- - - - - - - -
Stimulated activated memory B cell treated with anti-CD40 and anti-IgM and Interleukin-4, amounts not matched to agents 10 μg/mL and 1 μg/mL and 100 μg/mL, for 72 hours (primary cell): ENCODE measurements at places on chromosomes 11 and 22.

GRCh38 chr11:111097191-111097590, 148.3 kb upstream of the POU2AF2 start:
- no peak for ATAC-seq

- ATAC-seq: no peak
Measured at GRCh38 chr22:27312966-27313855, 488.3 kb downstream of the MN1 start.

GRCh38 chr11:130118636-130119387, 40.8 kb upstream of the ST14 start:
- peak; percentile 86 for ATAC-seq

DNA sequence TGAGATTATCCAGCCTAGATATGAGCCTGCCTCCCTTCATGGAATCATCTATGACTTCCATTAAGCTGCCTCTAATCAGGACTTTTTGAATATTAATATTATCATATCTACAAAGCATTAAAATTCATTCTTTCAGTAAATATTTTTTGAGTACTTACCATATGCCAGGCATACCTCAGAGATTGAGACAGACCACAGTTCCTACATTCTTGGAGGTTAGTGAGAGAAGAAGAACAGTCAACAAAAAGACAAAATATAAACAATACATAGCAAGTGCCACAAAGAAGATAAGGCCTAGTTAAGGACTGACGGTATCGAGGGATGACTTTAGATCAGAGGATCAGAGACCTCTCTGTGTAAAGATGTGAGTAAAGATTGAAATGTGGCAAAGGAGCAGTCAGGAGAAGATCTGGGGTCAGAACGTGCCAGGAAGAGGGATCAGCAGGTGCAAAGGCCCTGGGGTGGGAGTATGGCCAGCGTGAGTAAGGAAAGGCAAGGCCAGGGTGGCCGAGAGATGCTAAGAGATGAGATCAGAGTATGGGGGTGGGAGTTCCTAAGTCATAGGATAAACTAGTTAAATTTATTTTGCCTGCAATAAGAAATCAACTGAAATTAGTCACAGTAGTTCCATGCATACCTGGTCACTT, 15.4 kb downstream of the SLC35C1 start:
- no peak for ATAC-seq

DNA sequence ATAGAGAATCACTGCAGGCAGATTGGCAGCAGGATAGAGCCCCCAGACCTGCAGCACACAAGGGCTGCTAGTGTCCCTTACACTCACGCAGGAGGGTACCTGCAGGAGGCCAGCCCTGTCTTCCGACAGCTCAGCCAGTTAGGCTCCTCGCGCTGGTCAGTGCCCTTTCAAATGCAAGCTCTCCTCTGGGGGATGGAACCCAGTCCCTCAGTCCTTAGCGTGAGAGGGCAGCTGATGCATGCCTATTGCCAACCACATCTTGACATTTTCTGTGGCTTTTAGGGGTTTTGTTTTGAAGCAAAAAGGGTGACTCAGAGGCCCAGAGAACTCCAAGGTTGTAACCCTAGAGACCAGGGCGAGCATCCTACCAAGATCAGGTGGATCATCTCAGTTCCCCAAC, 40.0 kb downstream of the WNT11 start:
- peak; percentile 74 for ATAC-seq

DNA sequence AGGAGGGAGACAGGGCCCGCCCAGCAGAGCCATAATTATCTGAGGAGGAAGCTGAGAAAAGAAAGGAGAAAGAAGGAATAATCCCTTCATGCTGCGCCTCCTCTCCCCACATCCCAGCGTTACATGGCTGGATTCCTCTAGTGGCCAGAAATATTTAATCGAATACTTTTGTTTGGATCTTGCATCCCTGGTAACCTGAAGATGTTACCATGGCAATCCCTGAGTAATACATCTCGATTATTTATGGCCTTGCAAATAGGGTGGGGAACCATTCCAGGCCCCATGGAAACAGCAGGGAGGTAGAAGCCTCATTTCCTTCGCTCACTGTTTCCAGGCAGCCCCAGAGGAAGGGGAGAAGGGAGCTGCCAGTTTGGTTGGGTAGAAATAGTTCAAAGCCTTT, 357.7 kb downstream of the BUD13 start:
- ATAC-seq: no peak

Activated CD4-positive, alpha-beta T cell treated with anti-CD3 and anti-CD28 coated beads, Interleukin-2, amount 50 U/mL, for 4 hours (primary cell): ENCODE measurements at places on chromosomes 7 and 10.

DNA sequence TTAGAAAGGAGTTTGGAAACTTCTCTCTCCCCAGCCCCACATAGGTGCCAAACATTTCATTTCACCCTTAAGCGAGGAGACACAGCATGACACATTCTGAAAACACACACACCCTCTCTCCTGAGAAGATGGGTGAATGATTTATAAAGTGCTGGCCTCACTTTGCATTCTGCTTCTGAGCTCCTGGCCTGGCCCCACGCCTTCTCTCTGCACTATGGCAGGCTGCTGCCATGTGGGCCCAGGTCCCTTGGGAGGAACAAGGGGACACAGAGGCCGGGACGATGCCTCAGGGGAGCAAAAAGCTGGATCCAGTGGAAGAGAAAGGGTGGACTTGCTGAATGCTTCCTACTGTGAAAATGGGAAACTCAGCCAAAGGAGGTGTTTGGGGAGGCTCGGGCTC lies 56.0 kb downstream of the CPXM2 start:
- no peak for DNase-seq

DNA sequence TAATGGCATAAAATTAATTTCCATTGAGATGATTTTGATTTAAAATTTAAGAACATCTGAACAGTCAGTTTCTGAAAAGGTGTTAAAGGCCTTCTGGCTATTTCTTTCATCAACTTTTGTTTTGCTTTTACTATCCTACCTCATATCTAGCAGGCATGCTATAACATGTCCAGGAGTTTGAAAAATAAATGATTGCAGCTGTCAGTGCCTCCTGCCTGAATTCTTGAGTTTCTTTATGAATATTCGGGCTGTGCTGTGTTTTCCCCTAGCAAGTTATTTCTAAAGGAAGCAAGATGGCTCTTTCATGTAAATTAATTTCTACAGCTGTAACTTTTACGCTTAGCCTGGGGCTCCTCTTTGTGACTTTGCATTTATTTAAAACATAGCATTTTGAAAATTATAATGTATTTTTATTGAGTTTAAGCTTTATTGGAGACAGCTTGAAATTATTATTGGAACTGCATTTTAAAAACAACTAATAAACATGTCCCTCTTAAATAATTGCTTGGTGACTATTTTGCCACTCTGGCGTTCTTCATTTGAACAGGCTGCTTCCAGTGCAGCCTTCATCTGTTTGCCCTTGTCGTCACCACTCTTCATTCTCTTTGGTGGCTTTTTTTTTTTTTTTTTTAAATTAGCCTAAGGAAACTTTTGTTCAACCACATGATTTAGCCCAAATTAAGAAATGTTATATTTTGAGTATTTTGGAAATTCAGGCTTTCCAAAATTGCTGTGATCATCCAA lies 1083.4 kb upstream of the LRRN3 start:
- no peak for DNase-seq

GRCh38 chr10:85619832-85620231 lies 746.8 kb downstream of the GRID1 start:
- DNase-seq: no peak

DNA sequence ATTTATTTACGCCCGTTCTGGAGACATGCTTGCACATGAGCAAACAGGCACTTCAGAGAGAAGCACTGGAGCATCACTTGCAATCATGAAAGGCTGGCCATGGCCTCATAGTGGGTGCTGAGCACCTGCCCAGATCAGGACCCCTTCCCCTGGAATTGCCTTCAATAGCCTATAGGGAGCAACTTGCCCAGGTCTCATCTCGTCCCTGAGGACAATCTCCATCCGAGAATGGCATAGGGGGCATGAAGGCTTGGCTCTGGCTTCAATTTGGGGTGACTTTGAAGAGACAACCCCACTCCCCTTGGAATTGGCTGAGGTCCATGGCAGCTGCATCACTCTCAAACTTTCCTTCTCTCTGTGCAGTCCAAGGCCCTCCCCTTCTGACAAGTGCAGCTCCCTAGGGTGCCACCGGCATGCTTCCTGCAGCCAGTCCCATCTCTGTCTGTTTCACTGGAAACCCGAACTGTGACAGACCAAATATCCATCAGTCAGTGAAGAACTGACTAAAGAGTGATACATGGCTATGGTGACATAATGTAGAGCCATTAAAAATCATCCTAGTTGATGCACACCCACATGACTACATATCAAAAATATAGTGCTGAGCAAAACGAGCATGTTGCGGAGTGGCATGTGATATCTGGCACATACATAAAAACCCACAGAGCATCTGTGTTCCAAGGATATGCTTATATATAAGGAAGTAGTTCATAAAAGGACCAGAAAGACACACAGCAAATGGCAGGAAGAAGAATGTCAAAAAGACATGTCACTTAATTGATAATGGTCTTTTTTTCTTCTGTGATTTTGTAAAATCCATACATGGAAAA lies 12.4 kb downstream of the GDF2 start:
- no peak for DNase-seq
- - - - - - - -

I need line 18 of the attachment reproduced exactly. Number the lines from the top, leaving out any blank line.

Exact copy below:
- no peak for DNase-seq